Tag Archives: global health

More Surgery for Better Global Health: Dr. Mark Shrime

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Is surgery too expensive for global health?

expensive photo
Is surgery ‘too expensive’ for global health?

Mark Shrime is an otolaryngologist (and American Ninja Warrior competitor) who may just be on the leading edge of change in the way global health sees surgery.  In this conversation with Tony Mai, Amanda Manorot, Brian Wall, and Hadeal Ayoub, Dr. Shrime argues that the way surgery is used in international development to date–surgeons fly in for two weeks, do their thing, and fly back out–doesn’t do much to allow their host countries to develop their own surgery skills.  For his part, he’s managed to arrange his work at Harvard to allow him two months abroad helping to strengthen health systems in countries like Congo, Haiti, Cameroon, and Madagascar.

The problem is, policy-makers see surgery as ‘too expensive,’ disregarding it as a tool for global health intervention.  Ebola and Zika therefore get all the attention.  But analysis of the cost-effectiveness of surgery as a tool in global health efforts belies this view, and shows the burden of surgical diseases may be as high as a third of the global total.  Fortunately, Dr. Shrime has good advice for future surgeons who face a system that embraces Relative Value Units as a measure of physician performance, and yet want to pursue work outside their hospitals to effect global healthcare change.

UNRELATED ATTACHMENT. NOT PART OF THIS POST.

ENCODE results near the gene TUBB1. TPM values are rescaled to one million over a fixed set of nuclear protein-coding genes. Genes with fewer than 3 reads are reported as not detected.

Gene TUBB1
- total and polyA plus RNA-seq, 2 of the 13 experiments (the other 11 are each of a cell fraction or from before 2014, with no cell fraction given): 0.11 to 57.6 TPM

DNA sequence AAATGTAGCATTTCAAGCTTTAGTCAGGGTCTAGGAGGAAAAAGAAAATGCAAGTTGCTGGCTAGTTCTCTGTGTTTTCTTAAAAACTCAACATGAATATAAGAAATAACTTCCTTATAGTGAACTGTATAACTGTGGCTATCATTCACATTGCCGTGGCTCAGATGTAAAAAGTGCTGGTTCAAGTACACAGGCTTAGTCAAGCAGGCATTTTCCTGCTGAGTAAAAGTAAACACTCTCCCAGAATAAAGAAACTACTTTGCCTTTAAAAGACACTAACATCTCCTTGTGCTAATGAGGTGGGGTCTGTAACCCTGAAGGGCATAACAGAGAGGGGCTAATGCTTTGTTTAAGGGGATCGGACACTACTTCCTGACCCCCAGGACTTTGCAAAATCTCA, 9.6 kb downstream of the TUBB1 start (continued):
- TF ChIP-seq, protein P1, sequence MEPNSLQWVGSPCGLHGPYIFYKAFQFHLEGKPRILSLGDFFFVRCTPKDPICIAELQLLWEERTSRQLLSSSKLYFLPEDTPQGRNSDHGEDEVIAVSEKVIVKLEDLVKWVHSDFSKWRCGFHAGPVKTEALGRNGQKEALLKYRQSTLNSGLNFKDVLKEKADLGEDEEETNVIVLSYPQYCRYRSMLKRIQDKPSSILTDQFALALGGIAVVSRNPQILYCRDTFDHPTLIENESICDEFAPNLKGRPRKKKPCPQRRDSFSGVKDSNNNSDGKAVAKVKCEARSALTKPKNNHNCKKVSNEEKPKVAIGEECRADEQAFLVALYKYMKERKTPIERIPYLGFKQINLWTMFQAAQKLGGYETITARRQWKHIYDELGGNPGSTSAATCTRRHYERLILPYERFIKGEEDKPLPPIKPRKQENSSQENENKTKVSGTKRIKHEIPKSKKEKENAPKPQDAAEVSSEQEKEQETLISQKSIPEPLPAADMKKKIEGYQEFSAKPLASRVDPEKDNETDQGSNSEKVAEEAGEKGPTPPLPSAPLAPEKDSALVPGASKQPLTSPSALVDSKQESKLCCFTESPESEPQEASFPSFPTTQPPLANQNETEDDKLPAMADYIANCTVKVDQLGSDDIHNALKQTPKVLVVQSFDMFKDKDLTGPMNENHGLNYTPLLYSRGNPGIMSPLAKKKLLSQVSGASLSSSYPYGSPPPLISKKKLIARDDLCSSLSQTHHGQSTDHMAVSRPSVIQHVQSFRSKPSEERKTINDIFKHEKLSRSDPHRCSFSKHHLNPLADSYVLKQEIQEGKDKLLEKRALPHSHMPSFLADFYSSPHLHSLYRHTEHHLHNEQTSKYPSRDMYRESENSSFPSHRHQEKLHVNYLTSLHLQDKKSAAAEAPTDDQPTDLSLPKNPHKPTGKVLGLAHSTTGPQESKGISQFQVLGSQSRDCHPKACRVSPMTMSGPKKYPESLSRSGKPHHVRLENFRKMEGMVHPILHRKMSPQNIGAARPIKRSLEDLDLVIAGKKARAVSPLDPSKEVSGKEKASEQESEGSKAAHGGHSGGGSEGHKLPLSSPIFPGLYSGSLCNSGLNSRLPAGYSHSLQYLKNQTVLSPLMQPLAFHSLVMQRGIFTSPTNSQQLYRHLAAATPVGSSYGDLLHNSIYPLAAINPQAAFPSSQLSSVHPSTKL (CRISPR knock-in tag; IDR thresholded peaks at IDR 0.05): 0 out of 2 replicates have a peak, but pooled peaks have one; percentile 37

We Want to Hear From You

What are your thoughts on the effort to elevate surgery as a global health intervention? Any thoughts on who we should interview next? Call us at 347-SHORTCT anytime, visit our Facebook group, or email theshortcoats@gmail.com to share your ideas.